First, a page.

With another work I just did the lines with no names with the implication that other names, other movements can be put in. That painting was one of the first instances of me using vinyl, because I am not patient enough to go in and hand paint the letters and forms. It also indicates that my interest as a painter is in that burnished surface that you referred to. That, for me, is the painting part and other parts can be supplied by other means. By putting something mechanical and machine-made – the vinyl – I am actually drawing more attention to the handmade part as being handmade.
You continued this preoccupation with “statistical analysis” of information that one would usually expect to see on a spreadsheet, in your paintings overlaid with diagrams, charts, dates and figures. Several works in this vein solely relate to Barnett Newman, for example BN: The Paintings in Scale (Blue) (1991) and a more recent example BN: His Banner Year (By Shape) (2011). Would you say this ordering of information on the canvas has been a recurring theme for you throughout these years?
A lot of my works have the look of charts and diagrams and maps and so forth, and part of that is a deliberate attempt to counter a very common conventional idea of paintings being like by the great, great genius painter with painterly touch. By making work with specific information, diagrams, charts I mean to take away that supposed grandeur in that this is just stuff anyone can do.
And why do I pick Barnett Newman? I am very interested in Barnett Newman. I happened to see a catalogue from the Baltimore Museum, which lists the number of works he did by year and by medium. I noted that he made only about 120 paintings in 27 years. Which surprised me; this is an artist I consider important! This is an artist that has enormous influence on later art and he made so few works?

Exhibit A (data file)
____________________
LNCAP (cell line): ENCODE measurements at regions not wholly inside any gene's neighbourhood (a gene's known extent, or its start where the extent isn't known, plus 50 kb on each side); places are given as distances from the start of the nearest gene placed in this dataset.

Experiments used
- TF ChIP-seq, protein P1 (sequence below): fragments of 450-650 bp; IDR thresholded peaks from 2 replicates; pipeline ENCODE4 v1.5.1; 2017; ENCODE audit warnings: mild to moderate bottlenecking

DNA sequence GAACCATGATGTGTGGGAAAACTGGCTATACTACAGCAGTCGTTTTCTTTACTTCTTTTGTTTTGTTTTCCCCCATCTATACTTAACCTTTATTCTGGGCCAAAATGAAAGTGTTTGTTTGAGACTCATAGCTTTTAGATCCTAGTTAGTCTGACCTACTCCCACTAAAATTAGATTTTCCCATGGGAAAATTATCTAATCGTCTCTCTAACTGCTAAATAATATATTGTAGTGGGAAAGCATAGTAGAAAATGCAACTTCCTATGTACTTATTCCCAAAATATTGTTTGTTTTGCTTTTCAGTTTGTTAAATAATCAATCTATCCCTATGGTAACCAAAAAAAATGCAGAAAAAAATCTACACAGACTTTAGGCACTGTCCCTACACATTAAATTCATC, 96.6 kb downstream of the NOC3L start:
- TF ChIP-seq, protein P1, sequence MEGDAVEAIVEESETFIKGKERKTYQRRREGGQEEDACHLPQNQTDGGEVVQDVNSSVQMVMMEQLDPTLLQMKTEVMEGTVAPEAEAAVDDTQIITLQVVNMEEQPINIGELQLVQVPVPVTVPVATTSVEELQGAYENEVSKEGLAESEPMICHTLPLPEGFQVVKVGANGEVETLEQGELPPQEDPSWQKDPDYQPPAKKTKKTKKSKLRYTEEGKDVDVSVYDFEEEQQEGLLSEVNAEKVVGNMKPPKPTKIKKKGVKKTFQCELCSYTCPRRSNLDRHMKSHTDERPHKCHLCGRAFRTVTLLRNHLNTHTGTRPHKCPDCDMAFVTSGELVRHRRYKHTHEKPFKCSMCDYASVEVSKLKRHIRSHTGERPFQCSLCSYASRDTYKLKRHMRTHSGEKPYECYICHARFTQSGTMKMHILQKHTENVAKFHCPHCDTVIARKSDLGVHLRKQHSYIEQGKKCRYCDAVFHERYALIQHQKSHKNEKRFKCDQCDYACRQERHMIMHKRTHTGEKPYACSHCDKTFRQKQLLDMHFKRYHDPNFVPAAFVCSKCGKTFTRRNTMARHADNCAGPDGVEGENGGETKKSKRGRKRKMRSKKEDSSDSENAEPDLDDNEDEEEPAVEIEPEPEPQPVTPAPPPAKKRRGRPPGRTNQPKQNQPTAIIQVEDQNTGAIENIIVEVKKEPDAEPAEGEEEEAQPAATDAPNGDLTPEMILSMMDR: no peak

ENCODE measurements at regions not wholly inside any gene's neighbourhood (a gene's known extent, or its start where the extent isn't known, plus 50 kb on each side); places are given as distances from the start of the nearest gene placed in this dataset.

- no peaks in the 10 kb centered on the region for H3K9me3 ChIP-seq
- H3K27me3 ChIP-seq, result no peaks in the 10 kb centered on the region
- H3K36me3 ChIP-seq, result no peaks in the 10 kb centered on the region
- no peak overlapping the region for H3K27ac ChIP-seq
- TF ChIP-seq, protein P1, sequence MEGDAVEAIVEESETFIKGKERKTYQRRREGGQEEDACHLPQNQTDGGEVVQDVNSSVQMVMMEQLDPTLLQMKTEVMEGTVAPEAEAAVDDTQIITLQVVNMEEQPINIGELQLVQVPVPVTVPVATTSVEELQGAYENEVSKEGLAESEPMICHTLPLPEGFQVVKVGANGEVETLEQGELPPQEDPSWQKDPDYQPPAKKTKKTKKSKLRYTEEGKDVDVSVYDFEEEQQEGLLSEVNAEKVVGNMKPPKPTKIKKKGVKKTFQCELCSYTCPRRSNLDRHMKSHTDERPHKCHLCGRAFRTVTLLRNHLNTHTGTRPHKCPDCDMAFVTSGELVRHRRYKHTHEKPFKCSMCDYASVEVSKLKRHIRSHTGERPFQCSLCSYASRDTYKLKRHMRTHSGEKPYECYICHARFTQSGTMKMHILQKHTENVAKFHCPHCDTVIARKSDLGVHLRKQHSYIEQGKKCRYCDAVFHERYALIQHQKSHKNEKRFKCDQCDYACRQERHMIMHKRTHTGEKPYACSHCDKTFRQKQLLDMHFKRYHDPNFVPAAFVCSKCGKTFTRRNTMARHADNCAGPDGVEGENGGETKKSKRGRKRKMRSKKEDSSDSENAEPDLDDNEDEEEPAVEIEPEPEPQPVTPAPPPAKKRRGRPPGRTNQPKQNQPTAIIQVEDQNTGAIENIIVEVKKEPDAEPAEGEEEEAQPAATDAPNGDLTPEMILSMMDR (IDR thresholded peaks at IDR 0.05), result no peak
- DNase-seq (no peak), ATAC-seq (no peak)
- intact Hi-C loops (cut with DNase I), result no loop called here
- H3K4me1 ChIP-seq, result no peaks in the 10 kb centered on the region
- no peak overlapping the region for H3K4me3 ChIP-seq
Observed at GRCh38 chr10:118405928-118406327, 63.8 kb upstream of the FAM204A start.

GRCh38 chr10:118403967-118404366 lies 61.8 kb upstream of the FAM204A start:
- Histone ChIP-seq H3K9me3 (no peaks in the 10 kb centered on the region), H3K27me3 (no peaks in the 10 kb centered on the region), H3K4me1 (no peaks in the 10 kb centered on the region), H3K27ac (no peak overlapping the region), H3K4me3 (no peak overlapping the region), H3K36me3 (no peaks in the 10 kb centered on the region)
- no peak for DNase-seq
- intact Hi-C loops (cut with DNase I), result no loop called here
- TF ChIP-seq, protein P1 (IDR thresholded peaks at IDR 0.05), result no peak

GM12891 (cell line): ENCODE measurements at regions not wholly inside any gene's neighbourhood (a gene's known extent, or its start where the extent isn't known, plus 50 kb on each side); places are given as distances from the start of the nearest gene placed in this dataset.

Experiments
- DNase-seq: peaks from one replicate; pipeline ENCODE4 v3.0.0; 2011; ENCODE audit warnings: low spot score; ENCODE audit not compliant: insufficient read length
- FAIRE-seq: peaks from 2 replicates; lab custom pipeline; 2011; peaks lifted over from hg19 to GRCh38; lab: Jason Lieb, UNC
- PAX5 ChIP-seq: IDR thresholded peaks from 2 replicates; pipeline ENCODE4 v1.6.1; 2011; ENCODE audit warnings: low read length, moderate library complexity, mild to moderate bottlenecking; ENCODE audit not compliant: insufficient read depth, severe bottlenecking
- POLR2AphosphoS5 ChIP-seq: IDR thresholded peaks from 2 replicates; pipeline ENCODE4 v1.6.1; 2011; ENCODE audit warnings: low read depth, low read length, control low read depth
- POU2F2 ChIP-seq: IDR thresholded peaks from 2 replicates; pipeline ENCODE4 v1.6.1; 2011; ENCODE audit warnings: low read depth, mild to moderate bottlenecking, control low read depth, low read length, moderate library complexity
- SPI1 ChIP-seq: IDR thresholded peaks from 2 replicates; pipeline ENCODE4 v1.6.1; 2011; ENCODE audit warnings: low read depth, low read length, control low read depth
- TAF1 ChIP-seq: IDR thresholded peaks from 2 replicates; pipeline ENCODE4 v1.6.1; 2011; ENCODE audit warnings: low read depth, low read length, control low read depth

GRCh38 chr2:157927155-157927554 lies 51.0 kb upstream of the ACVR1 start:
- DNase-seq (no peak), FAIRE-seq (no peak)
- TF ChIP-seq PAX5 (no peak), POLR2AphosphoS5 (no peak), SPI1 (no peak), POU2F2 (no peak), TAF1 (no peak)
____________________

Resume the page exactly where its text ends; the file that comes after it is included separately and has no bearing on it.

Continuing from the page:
So at some point, I decided to image that in some way. I took the information from the chart [book] and blew it up. Of course, I also did it using formal elements from his work. For example, the colour refers directly to Who’s Afraid of Red, Yellow and Blue [1966 and 1970]. That’s why the first three of them are red, yellow and blue, [and] also internally, in that first painting the zips being red, yellow, blue and the dates becoming a colour that refers to the zips.
I wonder if I could ask about your own identity. In 1979, after an absence of 30 years you returned to your birthplace Chengdu. You mentioned that you saw your mother and two younger siblings for the first time since you had left China. How was that experience? How did that trip affect you on a personal level and how did it affect your art making?